The combination of a declining birthrate and rapidly aging population are among the biggest problems currently facing Japanese society. With already over 20% of Japanese aged 65 or older, and the expectation that the percentage will double by the year 2060, the country’s government is exploring many options to improve the situation. But Seiko Noda, a lawmaker with the ruling Liberal Democratic Party, has suggested an option that would surely lead to controversy: banning abortions.
As a mostly secular-minded country, the topic of abortion isn’t controversial in Japan like some Western countries with Judeo-Christian influences. Abortions have been legal for decades and are widely accepted. Noda says that with over 200,000 terminated pregnancies a year in Japan, that is the best place to begin in order to improve the country’s birthrate. She continues that she will have the idea reviewed after Upper House elections this summer.
Never mind the fact that a solution like banning abortions wouldn’t even begin to address the issue of why Japanese people are choosing to have fewer children, it would really only compound existing problems that the government fails to deal with now. The two biggest being social welfare for younger generations, in this case low-income families with children, and the poor rate of adoption. As more of the country’s aging population reaches retirement, welfare is mostly dished out in the form of social security, and the serious lack of day care options for young, working mothers is a concern that is beginning to be discussed extensively.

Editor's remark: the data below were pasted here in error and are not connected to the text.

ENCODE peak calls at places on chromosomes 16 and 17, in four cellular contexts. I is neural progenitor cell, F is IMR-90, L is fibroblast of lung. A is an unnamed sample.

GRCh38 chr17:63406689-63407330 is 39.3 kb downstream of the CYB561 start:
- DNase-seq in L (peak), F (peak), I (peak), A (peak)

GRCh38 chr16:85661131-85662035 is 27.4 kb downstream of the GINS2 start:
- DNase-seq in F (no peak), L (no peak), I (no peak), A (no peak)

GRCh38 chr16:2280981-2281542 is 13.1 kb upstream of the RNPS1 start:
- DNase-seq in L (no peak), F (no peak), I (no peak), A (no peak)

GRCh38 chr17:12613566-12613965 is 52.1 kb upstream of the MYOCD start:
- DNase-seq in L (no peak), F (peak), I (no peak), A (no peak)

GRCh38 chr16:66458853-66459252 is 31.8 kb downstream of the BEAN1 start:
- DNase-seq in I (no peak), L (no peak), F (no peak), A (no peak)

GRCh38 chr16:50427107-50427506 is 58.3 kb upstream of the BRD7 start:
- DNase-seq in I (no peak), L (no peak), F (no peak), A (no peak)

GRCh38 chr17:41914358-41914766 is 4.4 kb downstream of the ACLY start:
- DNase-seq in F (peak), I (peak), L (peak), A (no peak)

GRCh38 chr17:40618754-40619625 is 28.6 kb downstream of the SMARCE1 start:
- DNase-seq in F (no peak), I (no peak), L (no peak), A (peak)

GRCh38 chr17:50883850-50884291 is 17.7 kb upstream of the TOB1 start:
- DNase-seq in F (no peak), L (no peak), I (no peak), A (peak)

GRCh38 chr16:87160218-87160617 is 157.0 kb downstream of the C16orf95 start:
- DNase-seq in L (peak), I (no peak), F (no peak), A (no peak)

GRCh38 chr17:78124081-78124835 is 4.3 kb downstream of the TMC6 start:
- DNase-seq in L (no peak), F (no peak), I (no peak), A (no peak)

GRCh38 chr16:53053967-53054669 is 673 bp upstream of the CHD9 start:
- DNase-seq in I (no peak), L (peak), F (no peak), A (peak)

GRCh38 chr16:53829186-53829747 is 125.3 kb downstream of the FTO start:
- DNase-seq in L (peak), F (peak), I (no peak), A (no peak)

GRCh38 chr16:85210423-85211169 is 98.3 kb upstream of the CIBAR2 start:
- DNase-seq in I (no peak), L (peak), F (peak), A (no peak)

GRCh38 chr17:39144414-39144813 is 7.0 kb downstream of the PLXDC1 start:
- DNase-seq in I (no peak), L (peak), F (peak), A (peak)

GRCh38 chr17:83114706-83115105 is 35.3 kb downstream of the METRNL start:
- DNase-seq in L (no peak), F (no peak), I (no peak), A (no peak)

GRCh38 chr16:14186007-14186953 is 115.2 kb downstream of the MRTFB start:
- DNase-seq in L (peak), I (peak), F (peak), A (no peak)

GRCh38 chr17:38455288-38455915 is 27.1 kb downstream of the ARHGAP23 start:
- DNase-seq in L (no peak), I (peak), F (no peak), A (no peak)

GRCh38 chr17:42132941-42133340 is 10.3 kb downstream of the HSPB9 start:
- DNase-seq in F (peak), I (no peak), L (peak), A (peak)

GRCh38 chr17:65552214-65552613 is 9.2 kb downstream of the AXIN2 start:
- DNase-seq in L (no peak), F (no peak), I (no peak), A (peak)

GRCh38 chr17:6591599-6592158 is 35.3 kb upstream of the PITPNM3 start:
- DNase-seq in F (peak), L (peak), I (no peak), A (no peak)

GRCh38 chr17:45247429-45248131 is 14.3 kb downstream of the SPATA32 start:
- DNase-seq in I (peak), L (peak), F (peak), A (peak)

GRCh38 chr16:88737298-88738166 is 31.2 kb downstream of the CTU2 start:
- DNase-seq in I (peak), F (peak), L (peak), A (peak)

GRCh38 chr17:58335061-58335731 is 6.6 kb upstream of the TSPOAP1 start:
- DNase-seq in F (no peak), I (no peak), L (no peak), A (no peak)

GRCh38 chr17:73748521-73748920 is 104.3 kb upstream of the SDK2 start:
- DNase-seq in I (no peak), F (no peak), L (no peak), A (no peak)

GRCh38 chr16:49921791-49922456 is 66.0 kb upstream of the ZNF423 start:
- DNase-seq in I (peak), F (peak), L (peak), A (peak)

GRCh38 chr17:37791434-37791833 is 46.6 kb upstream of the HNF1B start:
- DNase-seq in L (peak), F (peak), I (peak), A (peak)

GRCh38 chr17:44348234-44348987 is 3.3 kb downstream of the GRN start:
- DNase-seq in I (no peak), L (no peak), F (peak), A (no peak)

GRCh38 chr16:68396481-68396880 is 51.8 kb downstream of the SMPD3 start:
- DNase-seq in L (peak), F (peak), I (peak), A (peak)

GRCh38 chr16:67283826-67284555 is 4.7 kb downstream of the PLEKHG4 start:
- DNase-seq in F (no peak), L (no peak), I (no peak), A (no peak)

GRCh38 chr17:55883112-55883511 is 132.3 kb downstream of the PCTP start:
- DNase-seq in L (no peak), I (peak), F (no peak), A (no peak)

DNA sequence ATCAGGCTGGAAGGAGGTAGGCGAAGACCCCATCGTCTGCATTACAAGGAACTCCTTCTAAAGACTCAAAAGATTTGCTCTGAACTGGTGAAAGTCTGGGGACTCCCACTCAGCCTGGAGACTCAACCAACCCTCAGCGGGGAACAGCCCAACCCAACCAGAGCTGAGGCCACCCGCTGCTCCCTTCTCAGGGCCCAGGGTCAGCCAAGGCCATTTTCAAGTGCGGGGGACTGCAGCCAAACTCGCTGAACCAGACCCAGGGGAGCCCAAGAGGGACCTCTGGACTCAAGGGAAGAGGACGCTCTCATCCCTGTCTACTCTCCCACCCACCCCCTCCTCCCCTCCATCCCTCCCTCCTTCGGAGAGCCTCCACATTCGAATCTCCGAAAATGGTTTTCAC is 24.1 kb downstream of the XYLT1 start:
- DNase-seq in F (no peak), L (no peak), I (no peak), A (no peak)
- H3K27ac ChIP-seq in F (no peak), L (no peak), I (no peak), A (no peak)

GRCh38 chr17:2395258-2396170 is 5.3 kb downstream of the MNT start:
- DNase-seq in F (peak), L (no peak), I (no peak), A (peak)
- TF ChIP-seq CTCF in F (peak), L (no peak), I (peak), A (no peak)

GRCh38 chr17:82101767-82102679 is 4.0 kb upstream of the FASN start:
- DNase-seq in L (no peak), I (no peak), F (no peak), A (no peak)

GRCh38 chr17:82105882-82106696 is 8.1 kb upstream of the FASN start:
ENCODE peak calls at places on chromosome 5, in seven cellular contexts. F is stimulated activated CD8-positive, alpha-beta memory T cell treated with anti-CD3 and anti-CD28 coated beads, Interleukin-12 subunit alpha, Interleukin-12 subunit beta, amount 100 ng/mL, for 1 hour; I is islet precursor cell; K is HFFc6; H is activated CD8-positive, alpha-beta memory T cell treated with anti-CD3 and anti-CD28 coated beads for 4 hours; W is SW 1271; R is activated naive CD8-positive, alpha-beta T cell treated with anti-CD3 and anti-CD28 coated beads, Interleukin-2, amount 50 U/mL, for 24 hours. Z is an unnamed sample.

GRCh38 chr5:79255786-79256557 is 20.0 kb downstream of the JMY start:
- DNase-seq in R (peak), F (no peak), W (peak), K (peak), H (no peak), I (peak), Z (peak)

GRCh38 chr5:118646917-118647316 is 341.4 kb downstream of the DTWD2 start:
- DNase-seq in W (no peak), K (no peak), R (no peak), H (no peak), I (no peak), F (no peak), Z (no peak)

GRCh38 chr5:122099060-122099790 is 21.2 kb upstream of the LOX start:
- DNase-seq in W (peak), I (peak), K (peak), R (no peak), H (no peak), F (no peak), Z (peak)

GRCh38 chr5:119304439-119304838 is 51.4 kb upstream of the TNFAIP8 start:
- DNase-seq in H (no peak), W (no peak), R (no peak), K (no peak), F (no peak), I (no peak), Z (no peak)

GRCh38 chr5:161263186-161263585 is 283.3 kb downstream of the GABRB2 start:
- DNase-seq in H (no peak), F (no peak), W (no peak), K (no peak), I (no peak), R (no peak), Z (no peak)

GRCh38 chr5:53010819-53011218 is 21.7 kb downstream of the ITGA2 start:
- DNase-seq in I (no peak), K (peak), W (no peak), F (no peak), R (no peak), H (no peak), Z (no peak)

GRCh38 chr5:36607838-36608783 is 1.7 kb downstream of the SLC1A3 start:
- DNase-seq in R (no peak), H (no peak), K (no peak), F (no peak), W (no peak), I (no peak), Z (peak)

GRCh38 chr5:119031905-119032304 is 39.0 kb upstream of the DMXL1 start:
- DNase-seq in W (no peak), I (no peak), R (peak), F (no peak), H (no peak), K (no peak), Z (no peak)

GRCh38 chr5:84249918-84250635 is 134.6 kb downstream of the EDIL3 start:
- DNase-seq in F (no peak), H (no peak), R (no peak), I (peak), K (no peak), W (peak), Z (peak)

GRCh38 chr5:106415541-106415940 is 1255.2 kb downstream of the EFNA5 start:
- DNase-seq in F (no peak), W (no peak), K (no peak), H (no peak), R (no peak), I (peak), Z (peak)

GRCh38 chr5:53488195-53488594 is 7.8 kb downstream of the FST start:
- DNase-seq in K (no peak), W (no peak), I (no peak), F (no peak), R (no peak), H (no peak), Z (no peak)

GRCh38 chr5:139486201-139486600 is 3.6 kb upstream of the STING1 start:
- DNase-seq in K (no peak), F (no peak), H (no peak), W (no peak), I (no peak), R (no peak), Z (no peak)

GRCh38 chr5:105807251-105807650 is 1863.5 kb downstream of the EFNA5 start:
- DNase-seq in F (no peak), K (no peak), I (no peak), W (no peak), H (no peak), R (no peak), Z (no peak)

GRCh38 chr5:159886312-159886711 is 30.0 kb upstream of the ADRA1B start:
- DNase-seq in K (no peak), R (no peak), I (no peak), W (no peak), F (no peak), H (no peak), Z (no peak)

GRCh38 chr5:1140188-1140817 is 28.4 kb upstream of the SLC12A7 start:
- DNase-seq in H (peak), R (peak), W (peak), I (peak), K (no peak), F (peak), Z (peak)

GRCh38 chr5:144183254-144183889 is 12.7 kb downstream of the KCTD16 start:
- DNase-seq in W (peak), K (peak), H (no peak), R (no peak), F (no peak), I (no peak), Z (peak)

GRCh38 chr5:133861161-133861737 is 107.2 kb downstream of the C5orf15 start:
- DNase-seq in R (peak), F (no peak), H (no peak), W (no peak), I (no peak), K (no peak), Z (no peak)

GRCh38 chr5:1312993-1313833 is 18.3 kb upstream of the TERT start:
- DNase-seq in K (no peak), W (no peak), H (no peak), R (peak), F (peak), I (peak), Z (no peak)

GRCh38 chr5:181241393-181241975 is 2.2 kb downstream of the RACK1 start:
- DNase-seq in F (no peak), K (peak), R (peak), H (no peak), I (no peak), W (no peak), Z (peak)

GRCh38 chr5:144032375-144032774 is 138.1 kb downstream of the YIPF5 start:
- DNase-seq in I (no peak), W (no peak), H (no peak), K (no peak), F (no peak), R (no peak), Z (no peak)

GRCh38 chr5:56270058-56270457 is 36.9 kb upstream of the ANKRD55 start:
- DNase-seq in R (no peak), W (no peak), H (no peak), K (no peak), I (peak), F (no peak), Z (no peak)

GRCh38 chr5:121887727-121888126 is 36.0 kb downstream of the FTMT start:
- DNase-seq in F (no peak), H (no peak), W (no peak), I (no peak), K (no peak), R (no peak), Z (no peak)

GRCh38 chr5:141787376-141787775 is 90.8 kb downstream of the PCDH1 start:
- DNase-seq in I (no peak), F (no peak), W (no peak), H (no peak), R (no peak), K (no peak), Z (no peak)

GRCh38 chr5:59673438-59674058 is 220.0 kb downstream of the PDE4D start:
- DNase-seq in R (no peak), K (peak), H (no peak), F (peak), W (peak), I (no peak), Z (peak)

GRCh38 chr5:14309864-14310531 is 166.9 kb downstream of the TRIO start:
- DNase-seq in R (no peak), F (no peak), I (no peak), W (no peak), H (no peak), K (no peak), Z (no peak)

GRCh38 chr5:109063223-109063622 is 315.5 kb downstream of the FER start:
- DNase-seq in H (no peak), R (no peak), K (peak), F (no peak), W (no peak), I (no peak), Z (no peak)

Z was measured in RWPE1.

In her proposal, at least Noda acknowledges that measures would need to be taken to improve adoptions, but that is an issue on its own that already needs to be addressed. And if people are already choosing not to have their own children, what is going to make them want to adopt?